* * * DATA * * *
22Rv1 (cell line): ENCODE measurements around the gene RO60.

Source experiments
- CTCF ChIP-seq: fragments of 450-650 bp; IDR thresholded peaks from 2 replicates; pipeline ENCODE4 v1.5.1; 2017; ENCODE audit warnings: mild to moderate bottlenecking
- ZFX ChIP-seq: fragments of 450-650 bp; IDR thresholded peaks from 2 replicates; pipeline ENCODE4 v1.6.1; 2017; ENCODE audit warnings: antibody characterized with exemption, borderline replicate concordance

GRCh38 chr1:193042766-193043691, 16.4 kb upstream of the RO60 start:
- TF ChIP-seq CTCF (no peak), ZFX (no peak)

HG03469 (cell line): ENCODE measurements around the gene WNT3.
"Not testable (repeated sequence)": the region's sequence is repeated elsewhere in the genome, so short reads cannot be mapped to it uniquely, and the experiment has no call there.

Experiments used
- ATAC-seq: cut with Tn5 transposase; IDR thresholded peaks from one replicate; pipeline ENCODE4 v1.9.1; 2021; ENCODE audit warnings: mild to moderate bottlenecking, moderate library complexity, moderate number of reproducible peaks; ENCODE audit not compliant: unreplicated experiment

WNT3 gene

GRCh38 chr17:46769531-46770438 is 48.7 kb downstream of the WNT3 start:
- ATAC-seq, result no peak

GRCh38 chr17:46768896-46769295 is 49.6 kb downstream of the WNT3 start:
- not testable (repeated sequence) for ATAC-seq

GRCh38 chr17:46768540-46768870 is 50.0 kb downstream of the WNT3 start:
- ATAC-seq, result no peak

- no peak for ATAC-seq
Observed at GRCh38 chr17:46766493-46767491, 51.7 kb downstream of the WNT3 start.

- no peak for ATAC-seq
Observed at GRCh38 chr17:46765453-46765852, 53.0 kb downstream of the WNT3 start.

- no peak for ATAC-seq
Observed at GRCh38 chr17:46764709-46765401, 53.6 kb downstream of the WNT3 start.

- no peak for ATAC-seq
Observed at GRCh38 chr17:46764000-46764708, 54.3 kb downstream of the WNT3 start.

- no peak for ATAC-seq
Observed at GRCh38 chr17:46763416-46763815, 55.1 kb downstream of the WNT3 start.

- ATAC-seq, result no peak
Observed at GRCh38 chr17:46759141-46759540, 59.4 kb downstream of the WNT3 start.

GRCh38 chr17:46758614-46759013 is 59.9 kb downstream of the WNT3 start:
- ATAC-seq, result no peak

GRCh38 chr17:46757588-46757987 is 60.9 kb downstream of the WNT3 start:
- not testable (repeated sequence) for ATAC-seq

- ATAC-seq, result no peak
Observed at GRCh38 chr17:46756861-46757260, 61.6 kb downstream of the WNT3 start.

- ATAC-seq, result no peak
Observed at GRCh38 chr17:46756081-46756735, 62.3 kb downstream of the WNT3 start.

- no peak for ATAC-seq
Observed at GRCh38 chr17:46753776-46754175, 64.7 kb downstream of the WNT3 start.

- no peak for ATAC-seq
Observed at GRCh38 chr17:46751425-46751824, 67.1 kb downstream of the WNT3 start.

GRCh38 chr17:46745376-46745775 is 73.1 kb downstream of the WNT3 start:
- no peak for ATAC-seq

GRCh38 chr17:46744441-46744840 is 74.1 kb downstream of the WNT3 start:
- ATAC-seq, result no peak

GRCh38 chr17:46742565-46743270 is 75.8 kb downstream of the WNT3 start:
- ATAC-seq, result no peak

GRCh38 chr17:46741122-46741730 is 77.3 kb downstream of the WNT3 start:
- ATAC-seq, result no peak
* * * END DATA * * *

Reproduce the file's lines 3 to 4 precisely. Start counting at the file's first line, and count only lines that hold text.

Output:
- CTCF ChIP-seq: fragments of 450-650 bp; IDR thresholded peaks from 2 replicates; pipeline ENCODE4 v1.5.1; 2017; ENCODE audit warnings: mild to moderate bottlenecking
- ZFX ChIP-seq: fragments of 450-650 bp; IDR thresholded peaks from 2 replicates; pipeline ENCODE4 v1.6.1; 2017; ENCODE audit warnings: antibody characterized with exemption, borderline replicate concordance